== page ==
During the last 10 weeks, the fetus is considered viable. Both due to its “interests in the potentiality of human life” and in “the preservation of the life and health of the mother,” the state may “regulate, and even proscribe, abortion except where it is necessary, in appropriate medical judgment, for the preservation of the life or health of the mother.” Decisions in 1989 and 1992 reaffirmed abortion rights but gave greater latitude to states for regulating and restricting.

Along with most Americans, Roe v. Wade stands between an absolute right to life of a fetus from the moment of conception and an absolute right of a woman to choose abortion until the moment of birth.  It assumes that, whenever human life is said to begin, a human fetus is not yet a person, but that it gains a growing claim to protection as it nears personhood, which involves membership in a legal or moral community. With viability, the development of the human life in the uterus reaches a new stage in its assumption of personhood with the attendant dignity and respect of community membership.

This personhood position is clearly a departure from the creationist argument that God creates a new soul for every person at the moment of conception.

(This claim seems at odds with the fact that a clear differentiation of an individual human life occurs only with the appearance of a primitive streak between the second and third week of gestation. At that time undifferentiated cells, not yet assigned to parts of the body, begin to differentiate, a nervous system forms, and twinning is no longer possible.)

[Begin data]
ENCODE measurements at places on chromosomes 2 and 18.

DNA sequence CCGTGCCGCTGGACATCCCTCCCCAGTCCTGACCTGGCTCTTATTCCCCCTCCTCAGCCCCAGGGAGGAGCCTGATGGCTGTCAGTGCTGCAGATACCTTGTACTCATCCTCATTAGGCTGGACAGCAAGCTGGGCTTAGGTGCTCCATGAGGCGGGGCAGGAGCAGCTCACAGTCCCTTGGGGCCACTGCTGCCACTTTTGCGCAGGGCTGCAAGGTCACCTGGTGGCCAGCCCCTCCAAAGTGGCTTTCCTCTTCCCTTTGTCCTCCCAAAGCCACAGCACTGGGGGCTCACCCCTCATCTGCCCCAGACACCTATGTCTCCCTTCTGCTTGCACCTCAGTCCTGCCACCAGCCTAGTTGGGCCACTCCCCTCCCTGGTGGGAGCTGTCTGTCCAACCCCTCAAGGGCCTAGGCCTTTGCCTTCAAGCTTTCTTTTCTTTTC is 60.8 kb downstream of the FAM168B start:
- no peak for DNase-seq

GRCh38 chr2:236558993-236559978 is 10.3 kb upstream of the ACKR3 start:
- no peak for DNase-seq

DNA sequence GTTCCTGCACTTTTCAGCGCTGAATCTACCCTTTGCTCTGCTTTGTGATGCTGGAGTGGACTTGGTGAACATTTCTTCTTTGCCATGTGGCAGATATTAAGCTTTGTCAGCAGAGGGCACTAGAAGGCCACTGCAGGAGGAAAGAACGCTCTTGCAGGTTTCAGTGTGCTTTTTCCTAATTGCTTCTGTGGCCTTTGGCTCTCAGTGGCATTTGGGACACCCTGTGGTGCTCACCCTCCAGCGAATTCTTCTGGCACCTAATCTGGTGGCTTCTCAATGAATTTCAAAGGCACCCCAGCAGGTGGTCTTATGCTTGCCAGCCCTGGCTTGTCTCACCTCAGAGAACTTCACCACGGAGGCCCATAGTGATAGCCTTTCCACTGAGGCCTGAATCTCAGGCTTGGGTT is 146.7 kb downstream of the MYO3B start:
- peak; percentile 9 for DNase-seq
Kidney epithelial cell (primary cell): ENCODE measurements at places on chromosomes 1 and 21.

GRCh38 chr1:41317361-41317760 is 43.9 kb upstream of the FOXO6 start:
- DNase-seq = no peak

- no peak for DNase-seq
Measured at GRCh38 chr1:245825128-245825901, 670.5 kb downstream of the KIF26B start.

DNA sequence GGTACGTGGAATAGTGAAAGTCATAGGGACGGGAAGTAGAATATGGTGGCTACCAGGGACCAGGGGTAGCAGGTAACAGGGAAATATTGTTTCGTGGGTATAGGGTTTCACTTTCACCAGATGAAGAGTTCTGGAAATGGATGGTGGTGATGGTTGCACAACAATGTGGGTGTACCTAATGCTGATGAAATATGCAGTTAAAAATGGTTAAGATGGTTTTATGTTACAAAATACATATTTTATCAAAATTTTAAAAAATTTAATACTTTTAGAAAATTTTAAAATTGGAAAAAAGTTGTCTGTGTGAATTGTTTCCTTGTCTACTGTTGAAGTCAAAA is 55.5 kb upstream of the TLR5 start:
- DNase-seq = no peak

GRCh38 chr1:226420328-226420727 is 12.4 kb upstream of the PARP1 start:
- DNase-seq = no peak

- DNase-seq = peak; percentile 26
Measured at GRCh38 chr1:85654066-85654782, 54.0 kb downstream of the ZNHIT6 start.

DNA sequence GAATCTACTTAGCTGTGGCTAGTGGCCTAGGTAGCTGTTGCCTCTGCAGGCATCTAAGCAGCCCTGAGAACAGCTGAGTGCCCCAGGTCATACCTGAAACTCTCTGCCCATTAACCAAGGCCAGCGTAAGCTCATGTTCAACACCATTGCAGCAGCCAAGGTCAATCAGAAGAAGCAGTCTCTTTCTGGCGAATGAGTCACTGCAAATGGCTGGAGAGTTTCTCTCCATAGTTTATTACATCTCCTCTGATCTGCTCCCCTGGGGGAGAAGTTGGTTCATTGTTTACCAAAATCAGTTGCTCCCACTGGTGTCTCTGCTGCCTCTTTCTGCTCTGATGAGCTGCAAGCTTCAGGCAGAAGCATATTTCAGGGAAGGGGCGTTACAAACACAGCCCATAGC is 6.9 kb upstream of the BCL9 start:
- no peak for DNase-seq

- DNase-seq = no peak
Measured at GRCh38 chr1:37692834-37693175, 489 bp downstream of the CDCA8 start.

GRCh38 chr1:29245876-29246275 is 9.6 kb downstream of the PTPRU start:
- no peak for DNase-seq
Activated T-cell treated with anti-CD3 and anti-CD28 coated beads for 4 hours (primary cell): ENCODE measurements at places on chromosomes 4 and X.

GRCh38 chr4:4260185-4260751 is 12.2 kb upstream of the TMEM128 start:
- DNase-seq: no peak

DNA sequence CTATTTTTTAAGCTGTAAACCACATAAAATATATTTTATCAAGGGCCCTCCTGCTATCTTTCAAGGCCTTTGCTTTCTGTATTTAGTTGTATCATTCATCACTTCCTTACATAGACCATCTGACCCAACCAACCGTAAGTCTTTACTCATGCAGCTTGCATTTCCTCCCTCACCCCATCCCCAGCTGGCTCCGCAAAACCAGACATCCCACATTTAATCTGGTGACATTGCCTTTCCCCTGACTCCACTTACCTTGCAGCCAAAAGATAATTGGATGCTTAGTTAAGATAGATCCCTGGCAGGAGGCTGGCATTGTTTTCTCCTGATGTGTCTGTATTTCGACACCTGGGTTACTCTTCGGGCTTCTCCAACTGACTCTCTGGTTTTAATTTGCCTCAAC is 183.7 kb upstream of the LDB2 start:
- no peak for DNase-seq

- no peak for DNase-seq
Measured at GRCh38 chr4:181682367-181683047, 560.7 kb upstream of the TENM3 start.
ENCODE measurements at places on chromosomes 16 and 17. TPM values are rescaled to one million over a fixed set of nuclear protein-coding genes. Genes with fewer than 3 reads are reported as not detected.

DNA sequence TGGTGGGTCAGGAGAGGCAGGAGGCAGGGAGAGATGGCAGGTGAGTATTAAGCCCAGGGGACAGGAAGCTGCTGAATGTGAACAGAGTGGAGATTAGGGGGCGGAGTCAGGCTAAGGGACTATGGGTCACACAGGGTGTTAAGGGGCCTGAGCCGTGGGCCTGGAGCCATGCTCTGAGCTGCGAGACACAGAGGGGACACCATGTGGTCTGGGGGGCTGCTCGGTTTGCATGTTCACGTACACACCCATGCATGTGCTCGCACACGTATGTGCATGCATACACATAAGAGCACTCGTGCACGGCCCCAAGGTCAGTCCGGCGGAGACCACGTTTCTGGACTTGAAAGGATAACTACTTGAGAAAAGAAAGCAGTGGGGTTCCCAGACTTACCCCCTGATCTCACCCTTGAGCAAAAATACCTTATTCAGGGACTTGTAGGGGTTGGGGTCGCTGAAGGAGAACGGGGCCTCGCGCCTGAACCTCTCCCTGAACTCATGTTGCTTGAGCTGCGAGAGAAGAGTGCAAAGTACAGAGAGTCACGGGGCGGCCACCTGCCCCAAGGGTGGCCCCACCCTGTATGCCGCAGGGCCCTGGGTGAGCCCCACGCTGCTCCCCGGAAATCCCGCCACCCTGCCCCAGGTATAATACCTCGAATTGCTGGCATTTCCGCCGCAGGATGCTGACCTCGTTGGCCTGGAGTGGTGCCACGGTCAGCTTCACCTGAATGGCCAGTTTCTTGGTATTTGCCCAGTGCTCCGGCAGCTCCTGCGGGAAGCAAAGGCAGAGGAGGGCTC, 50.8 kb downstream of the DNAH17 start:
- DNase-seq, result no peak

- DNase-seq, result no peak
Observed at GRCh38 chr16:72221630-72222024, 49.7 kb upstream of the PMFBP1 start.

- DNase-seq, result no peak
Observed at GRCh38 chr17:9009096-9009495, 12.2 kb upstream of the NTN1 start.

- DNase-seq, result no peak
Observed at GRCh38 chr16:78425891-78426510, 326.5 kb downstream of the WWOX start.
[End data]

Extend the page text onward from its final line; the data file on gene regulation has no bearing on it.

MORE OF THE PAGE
If the use of artificial means of birth control cannot be criminalized, some other point in fetal development is stipulated for the ban to begin — six weeks or eight weeks in the laws of Alabama and Missouri. Whether it is detection of a fetal heartbeat or a number of weeks, some point of illegality is fixed by Roe opponents due to the determination that human life is now present.  Even if the pregnancy is the result of rape or incest, only jeopardy to the mother’s life excuses an abortion.

Pro-choice supporters have opposed the series of state laws permitted by several Supreme Court decisions that have placed various barriers in the way of a woman’s right to control of her body and have access to abortion as part of her health care.

If you simply look at the protest signs, you might think that the pro-choice position, like the pro-life position, adheres to an ethical absolute (in this case, the woman’s right to control her own body and its reproductive processes). 

In fact, many pro-choice arguments are more complex than that.  The woman’s right to bodily self-determination is central, but the value of the fetus is not overlooked. Neither is the moral ambiguity in actual abortions denied or the idea that abortion is just another form of birth control affirmed. That recognition of complexity is certainly needed. 

Choice advocates are invested in Roe v. Wade because, in the final analysis, it resists allowing the state or any religious authority to take the ultimate decision away from the pregnant woman. As matters now stand, most Americans agree. Roe v. Wade still has a pulse.

Eric Mount is the Nelson D. and Mary McDowell Rodes Professor Emeritus of Religion at Centre College.